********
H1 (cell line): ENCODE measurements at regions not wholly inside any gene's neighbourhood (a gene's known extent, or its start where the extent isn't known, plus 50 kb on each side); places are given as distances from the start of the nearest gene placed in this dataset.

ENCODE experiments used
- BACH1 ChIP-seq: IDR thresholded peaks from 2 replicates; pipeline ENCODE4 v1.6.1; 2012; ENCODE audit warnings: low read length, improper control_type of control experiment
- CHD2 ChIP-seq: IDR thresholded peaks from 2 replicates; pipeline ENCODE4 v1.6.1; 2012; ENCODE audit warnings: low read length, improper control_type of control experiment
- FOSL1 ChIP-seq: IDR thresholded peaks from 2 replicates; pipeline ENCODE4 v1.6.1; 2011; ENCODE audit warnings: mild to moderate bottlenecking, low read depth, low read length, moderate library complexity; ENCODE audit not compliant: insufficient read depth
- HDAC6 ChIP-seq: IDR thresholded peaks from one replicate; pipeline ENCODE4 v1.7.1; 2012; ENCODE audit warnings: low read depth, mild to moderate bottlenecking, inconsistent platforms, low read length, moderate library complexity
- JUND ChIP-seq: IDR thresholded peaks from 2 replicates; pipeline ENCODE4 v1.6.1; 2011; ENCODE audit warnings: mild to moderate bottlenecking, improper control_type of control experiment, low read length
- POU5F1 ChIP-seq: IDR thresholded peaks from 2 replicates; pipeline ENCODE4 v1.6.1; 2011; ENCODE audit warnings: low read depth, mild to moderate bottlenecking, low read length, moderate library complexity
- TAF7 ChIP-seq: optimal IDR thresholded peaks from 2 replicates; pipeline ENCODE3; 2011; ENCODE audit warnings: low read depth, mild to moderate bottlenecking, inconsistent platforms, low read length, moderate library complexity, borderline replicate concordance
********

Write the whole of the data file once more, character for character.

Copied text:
H1 (cell line): ENCODE measurements at regions not wholly inside any gene's neighbourhood (a gene's known extent, or its start where the extent isn't known, plus 50 kb on each side); places are given as distances from the start of the nearest gene placed in this dataset.

ENCODE experiments used
- BACH1 ChIP-seq: IDR thresholded peaks from 2 replicates; pipeline ENCODE4 v1.6.1; 2012; ENCODE audit warnings: low read length, improper control_type of control experiment
- CHD2 ChIP-seq: IDR thresholded peaks from 2 replicates; pipeline ENCODE4 v1.6.1; 2012; ENCODE audit warnings: low read length, improper control_type of control experiment
- FOSL1 ChIP-seq: IDR thresholded peaks from 2 replicates; pipeline ENCODE4 v1.6.1; 2011; ENCODE audit warnings: mild to moderate bottlenecking, low read depth, low read length, moderate library complexity; ENCODE audit not compliant: insufficient read depth
- HDAC6 ChIP-seq: IDR thresholded peaks from one replicate; pipeline ENCODE4 v1.7.1; 2012; ENCODE audit warnings: low read depth, mild to moderate bottlenecking, inconsistent platforms, low read length, moderate library complexity
- JUND ChIP-seq: IDR thresholded peaks from 2 replicates; pipeline ENCODE4 v1.6.1; 2011; ENCODE audit warnings: mild to moderate bottlenecking, improper control_type of control experiment, low read length
- POU5F1 ChIP-seq: IDR thresholded peaks from 2 replicates; pipeline ENCODE4 v1.6.1; 2011; ENCODE audit warnings: low read depth, mild to moderate bottlenecking, low read length, moderate library complexity
- TAF7 ChIP-seq: optimal IDR thresholded peaks from 2 replicates; pipeline ENCODE3; 2011; ENCODE audit warnings: low read depth, mild to moderate bottlenecking, inconsistent platforms, low read length, moderate library complexity, borderline replicate concordance